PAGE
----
The roads Demi Lovato walked were never an easy walk. Since the uncomplicated teen pop of her 2008 debut ‘Don’t Forget’, as she got older, her music morphed into a flavor of smoky soul and glossy R&B, driven by her highly emotional voice and increasingly controversial lyrics inspired by the complications of her life. psyche, the mire of sanity, a wasted childhood, and the algebra of need that is addiction. Lovato has had her bruises, and you can pretty much hear that in her music.
In January, she announced on Instagram that she had held a “funeral” for her pop and R&B sides, which probably didn’t come as a shock to anyone who knows how Lovato usually gets done with an exciting life and career moves based on mood, emotion and self-discovery. That she actually went ahead and amplified the crunchy guitars and industrialized rhythms, added a patina of crunch to her usually clear vocals, and went for the emo-rocking whole of “Holy Fvck” is actually a bit surprising: how many pop artists announce that take a big turn and actually do it?
There’s genuine anger and outrage to be found in “Holy Fvck,” including a title that can keep the physical versions out of some family-friendly stores, no matter what subterfuge they use. (Wal-Mart only has it available via email.) There’s enough spiky in the overall production and songwriting (primarily by Lovato, Warren “Oak” Felder, Alex Niceforo, and Keith “Ten4” Sorrells) to shred your fishing nets. But above all, it’s the reality of a hard quarrel that makes this record rough and gross – even if it’s closer to melodic Avril Lavigne punk pop with an intrusive Travis Barker than, say, the deeper darks of a Trent Reznor.
“Trying to master the art of loosening,” as she claims on “Substance,” Lovato’s cocky yet highly melodic vocals are supported by rabid, rapid-fire guitars, sprite, puck-like rhythms, and a killer chorus. That same vibe—a blink-and-miss-it Blink 182 punch—applies easily to “Skin of My Teeth,” “Come Together,” and the high-pitched, sharply sexualized “City of Angels.”
The carnival music-inspired “Freak” gets a dose of harsh distortion from a loud, well-thumbed bassline and some frenzied screamo vocals from Demi and her guest, Yungblud. The melody and drive are both reminiscent of Stone Temple Pilots’ glam-grunge classic ‘Vasoline’. And that’s a great thing. Even stealing the stuttering industrial pulse of Marilyn Manson’s “Beautiful People” for her own “Heaven” – Jesus refers and all – presents a portrait of a young artist with a hardened heart, muted religiosity and un-joyful music befitting the life that preceded “Holy Fvck.” I don’t know if I really believe Lovato is absolute “truth and darkness…like the snake in the garden” as she sings to the sloppy stutter of the title track, but you gotta love her gal by trying to be both angel and devil.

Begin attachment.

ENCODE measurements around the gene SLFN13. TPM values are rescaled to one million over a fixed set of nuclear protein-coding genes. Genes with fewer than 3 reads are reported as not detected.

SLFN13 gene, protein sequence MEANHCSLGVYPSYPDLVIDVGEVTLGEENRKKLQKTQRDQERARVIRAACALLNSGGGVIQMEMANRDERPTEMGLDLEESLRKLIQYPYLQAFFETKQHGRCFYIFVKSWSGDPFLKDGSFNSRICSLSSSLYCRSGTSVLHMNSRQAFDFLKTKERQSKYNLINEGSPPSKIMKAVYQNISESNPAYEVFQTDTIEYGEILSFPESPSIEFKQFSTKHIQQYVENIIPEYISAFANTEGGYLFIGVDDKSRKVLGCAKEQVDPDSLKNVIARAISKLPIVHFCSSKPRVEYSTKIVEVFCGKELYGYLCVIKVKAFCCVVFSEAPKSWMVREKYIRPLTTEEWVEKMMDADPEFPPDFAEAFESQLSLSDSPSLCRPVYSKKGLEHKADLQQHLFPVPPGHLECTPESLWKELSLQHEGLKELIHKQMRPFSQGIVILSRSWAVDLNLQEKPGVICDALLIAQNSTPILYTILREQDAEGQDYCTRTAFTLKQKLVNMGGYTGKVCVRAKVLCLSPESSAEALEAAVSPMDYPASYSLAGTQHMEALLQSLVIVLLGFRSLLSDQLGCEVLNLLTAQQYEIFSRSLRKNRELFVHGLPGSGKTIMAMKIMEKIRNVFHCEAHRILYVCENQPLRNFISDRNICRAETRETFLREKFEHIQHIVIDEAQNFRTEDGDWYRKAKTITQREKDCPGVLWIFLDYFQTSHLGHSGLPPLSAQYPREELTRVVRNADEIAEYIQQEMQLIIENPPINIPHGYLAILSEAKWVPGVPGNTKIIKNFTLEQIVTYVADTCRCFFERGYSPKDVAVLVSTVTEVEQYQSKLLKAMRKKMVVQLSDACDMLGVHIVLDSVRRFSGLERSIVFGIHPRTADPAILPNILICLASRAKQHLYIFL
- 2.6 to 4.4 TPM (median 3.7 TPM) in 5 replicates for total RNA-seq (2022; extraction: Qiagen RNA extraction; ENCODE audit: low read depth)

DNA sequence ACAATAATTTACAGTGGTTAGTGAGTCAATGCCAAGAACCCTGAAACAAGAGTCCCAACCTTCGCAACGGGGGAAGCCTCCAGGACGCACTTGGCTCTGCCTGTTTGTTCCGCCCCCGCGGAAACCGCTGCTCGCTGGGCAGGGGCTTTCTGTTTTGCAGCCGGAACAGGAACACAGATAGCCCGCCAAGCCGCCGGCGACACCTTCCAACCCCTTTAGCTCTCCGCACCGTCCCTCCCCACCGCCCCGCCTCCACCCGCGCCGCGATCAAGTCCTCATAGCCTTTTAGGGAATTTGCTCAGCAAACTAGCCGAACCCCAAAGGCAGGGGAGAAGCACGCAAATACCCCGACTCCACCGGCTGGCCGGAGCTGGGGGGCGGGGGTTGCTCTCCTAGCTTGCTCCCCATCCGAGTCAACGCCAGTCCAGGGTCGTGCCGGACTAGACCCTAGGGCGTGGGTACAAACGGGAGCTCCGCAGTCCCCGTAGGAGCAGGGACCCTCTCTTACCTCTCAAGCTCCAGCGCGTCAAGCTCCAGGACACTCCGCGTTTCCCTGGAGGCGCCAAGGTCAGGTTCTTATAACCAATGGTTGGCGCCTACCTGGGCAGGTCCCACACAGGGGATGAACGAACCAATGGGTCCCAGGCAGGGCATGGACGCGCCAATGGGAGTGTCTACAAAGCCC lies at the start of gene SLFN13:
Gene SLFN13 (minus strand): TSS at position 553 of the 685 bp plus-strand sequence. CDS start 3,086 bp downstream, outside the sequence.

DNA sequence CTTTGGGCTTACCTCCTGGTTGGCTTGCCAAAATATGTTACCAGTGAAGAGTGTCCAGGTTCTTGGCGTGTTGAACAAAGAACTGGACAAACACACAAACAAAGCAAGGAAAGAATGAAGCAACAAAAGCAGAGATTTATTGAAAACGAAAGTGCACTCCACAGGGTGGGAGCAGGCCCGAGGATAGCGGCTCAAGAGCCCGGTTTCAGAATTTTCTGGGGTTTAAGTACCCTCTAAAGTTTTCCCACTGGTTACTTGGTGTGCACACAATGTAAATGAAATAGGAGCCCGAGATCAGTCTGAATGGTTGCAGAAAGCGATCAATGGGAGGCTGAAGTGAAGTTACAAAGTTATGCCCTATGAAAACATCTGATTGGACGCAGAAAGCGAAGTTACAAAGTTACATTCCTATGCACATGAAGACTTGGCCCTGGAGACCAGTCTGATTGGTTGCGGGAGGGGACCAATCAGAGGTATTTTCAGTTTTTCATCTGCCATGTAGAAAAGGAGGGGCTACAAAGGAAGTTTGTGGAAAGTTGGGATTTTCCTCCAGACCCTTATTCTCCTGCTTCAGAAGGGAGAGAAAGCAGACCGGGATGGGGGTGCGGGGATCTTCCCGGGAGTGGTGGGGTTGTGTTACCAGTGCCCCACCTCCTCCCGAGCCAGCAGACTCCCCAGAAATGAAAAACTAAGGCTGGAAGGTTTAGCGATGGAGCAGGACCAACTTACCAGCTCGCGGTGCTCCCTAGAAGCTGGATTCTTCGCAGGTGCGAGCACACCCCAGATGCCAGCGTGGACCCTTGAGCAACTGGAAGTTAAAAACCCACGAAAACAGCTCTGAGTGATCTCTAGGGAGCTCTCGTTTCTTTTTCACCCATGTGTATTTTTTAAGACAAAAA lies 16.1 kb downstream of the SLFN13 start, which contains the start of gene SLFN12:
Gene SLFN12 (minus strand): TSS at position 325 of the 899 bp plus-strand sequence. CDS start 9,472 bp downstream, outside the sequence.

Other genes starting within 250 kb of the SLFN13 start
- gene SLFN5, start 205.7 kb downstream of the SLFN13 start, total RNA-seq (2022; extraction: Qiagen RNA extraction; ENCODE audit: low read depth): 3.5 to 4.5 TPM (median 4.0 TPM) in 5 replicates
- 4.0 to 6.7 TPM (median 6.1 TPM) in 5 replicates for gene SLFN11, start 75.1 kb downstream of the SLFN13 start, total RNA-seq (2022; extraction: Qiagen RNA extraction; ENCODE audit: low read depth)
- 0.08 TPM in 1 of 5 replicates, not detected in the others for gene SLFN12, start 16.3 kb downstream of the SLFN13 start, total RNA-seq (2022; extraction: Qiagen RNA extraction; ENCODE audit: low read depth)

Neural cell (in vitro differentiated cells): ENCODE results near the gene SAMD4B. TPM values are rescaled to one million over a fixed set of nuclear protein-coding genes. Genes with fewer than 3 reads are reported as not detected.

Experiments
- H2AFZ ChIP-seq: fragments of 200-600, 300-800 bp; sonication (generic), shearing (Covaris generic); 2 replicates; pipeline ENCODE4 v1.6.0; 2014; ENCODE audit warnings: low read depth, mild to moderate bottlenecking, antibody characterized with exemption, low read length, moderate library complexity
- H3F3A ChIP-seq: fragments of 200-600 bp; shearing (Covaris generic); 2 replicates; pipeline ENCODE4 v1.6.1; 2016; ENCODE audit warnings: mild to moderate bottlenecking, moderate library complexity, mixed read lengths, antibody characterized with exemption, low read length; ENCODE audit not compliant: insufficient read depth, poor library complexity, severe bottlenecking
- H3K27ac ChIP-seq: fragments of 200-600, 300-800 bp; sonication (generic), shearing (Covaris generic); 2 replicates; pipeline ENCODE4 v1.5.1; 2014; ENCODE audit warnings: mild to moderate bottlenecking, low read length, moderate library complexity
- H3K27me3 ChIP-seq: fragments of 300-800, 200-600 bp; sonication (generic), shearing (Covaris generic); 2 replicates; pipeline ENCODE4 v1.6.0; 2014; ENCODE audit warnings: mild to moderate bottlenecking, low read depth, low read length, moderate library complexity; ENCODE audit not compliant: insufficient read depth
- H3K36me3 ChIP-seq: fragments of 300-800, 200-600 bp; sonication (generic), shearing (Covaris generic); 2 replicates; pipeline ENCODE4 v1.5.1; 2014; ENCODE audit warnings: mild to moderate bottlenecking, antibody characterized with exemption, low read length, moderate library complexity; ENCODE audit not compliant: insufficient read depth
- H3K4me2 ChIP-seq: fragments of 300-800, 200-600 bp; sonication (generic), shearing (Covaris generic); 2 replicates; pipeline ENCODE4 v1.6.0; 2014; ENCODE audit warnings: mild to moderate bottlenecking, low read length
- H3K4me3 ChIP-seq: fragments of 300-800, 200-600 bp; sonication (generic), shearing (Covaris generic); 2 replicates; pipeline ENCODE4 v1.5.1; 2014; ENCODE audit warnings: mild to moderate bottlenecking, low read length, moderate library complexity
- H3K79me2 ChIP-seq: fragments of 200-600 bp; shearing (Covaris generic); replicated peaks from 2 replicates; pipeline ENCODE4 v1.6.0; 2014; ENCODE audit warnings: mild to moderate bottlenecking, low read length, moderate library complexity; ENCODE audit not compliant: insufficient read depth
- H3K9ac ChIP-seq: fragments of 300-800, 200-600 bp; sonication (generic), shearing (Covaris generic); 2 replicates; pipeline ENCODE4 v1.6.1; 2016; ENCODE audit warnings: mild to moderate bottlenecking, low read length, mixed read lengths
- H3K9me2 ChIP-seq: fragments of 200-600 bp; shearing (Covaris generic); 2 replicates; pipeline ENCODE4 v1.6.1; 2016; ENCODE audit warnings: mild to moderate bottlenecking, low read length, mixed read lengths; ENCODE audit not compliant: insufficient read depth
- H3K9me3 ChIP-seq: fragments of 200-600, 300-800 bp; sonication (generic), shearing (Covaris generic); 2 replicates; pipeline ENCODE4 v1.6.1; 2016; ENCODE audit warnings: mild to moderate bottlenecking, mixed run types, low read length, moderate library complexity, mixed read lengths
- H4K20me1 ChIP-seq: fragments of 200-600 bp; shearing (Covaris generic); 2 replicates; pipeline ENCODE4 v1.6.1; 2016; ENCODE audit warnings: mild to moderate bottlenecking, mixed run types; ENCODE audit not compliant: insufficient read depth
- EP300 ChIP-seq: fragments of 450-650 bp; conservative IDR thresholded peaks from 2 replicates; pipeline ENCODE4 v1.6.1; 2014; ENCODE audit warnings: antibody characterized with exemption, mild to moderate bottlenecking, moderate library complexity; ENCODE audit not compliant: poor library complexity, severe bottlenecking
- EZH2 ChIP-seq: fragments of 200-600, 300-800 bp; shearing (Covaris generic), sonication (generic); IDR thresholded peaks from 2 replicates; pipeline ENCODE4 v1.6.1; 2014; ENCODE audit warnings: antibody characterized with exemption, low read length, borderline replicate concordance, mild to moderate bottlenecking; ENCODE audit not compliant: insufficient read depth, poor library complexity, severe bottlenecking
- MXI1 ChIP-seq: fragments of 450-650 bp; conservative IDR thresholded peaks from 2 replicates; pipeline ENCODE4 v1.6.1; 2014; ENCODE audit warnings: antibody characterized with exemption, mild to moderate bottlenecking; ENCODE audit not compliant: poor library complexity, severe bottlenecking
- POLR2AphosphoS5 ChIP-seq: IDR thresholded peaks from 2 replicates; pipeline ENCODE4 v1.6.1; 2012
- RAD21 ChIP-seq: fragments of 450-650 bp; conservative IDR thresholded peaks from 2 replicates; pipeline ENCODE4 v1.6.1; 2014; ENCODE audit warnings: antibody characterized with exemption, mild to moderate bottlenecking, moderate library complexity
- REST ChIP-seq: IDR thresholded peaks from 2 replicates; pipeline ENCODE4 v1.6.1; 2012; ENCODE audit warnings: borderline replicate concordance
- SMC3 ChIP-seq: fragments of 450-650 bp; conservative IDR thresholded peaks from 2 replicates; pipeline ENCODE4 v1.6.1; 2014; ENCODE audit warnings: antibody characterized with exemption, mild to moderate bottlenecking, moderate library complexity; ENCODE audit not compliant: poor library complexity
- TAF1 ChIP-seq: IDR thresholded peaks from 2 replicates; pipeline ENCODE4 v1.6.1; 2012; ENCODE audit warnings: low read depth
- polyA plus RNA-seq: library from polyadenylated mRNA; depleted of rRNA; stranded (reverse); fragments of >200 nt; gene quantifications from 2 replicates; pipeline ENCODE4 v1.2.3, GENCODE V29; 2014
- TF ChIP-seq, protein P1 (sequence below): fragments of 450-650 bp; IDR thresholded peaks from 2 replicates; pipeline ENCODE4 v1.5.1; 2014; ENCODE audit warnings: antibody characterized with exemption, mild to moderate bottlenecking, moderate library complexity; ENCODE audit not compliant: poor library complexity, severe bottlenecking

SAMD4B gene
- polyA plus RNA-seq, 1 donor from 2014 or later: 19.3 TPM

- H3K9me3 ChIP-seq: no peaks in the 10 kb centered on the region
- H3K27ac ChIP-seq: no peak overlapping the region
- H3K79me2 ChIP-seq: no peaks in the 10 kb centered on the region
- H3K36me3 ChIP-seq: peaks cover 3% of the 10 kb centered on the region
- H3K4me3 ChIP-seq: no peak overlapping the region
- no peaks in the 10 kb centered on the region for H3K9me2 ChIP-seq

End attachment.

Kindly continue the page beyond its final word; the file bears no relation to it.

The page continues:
God. Dead. drugs. Demise. It doesn’t matter how far she goes or how existential she goes on ‘Holy Fvck’, if you’ve paid attention to Lovato’s last few records (particularly the post-rehab ‘Dancing with the Devil… the Art of Starting Over’, just 16 months ago), Lovato makes it all sound tasty and even pop-worthy, despite that recent funeral announcement. Which is nice. Lovato’s level of crunchy dedication is always on par with her new album’s harsh overall tenor, even if she hasn’t completely given up on her pop instincts after all.
Not every song on “Holy Fvck” is grungy or even grungy. Aside from her mocking, sing-along vocals and his willow-like guitars, the slow “29” — already widely seen as an angry dig at the age difference between her and her older former boyfriend, Wilmer Valderrama — and the slower, more harmonious “Wasted” both could be almost dazzling lullabies for children. For any fan of Lovato’s vocal prowess, you know she really hits the soaring highs of “Wasted”. The acoustic guitar plucked “4 Ever 4 Me” rises and falls like a sun-drenched waterfall.
The only bad thing about Lovato’s big-sounding brand of bugged, mean power-pop is that they For real wants you to know she turned bad, and is really mad about the whole process. From the album cover’s crucifix and bondage to the ubiquitous burnt Kohl vibe to her repeated self-reference that she’s “godless but heaven-sent,” this even darker Demi is determined not to let anyone forget for a moment that she’s been. changed by the complicated circumstances of her life, and that going punk is her best refuge. A little subtlety could have gone a long way in making her spiky ends stand out.
Still, ‘Holy Fvck’ is a good surprise and an even better record — perhaps the best we’ve heard from Lovato so far.